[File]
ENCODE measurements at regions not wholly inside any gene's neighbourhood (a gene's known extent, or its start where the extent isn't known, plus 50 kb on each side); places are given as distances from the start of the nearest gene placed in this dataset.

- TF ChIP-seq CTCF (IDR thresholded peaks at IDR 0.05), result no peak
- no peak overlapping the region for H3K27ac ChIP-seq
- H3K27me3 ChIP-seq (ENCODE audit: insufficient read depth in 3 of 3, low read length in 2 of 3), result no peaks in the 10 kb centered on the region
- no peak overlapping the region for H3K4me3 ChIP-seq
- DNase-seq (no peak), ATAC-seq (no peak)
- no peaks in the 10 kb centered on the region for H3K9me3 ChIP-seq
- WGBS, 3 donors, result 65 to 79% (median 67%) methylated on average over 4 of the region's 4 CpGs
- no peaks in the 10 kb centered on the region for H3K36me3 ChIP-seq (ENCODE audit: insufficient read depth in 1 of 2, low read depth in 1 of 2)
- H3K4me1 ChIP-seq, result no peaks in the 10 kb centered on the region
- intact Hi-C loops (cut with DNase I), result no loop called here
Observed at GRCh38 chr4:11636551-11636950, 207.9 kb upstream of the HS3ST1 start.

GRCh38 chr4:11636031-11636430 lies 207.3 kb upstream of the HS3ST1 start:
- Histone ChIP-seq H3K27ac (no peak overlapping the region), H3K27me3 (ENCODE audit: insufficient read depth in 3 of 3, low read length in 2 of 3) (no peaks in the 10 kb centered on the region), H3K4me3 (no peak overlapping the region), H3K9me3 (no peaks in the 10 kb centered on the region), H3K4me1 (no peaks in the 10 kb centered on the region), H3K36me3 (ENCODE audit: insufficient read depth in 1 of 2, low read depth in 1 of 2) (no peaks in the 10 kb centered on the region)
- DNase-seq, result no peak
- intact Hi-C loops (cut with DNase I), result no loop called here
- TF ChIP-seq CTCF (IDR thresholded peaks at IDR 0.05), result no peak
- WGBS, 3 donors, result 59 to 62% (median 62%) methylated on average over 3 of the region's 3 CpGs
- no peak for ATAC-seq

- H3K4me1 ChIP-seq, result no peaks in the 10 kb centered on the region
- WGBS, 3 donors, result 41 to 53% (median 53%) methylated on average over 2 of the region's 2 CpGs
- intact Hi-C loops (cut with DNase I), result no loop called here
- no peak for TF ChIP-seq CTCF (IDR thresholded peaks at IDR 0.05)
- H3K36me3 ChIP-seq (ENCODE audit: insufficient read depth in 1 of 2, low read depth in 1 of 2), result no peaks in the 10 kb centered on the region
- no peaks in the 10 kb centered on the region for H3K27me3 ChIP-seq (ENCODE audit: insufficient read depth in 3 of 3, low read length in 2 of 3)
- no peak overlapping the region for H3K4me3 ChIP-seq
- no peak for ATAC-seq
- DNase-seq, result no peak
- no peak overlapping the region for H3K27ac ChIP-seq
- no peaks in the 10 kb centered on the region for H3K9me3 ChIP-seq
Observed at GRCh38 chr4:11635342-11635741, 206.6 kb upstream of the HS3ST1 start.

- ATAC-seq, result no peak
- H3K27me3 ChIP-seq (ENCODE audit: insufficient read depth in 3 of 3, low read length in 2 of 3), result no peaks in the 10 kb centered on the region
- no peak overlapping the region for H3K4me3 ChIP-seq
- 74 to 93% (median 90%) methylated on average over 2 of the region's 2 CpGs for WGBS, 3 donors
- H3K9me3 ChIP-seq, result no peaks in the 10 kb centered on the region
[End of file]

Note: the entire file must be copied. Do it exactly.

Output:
ENCODE measurements at regions not wholly inside any gene's neighbourhood (a gene's known extent, or its start where the extent isn't known, plus 50 kb on each side); places are given as distances from the start of the nearest gene placed in this dataset.

- TF ChIP-seq CTCF (IDR thresholded peaks at IDR 0.05), result no peak
- no peak overlapping the region for H3K27ac ChIP-seq
- H3K27me3 ChIP-seq (ENCODE audit: insufficient read depth in 3 of 3, low read length in 2 of 3), result no peaks in the 10 kb centered on the region
- no peak overlapping the region for H3K4me3 ChIP-seq
- DNase-seq (no peak), ATAC-seq (no peak)
- no peaks in the 10 kb centered on the region for H3K9me3 ChIP-seq
- WGBS, 3 donors, result 65 to 79% (median 67%) methylated on average over 4 of the region's 4 CpGs
- no peaks in the 10 kb centered on the region for H3K36me3 ChIP-seq (ENCODE audit: insufficient read depth in 1 of 2, low read depth in 1 of 2)
- H3K4me1 ChIP-seq, result no peaks in the 10 kb centered on the region
- intact Hi-C loops (cut with DNase I), result no loop called here
Observed at GRCh38 chr4:11636551-11636950, 207.9 kb upstream of the HS3ST1 start.

GRCh38 chr4:11636031-11636430 lies 207.3 kb upstream of the HS3ST1 start:
- Histone ChIP-seq H3K27ac (no peak overlapping the region), H3K27me3 (ENCODE audit: insufficient read depth in 3 of 3, low read length in 2 of 3) (no peaks in the 10 kb centered on the region), H3K4me3 (no peak overlapping the region), H3K9me3 (no peaks in the 10 kb centered on the region), H3K4me1 (no peaks in the 10 kb centered on the region), H3K36me3 (ENCODE audit: insufficient read depth in 1 of 2, low read depth in 1 of 2) (no peaks in the 10 kb centered on the region)
- DNase-seq, result no peak
- intact Hi-C loops (cut with DNase I), result no loop called here
- TF ChIP-seq CTCF (IDR thresholded peaks at IDR 0.05), result no peak
- WGBS, 3 donors, result 59 to 62% (median 62%) methylated on average over 3 of the region's 3 CpGs
- no peak for ATAC-seq

- H3K4me1 ChIP-seq, result no peaks in the 10 kb centered on the region
- WGBS, 3 donors, result 41 to 53% (median 53%) methylated on average over 2 of the region's 2 CpGs
- intact Hi-C loops (cut with DNase I), result no loop called here
- no peak for TF ChIP-seq CTCF (IDR thresholded peaks at IDR 0.05)
- H3K36me3 ChIP-seq (ENCODE audit: insufficient read depth in 1 of 2, low read depth in 1 of 2), result no peaks in the 10 kb centered on the region
- no peaks in the 10 kb centered on the region for H3K27me3 ChIP-seq (ENCODE audit: insufficient read depth in 3 of 3, low read length in 2 of 3)
- no peak overlapping the region for H3K4me3 ChIP-seq
- no peak for ATAC-seq
- DNase-seq, result no peak
- no peak overlapping the region for H3K27ac ChIP-seq
- no peaks in the 10 kb centered on the region for H3K9me3 ChIP-seq
Observed at GRCh38 chr4:11635342-11635741, 206.6 kb upstream of the HS3ST1 start.

- ATAC-seq, result no peak
- H3K27me3 ChIP-seq (ENCODE audit: insufficient read depth in 3 of 3, low read length in 2 of 3), result no peaks in the 10 kb centered on the region
- no peak overlapping the region for H3K4me3 ChIP-seq
- 74 to 93% (median 90%) methylated on average over 2 of the region's 2 CpGs for WGBS, 3 donors
- H3K9me3 ChIP-seq, result no peaks in the 10 kb centered on the region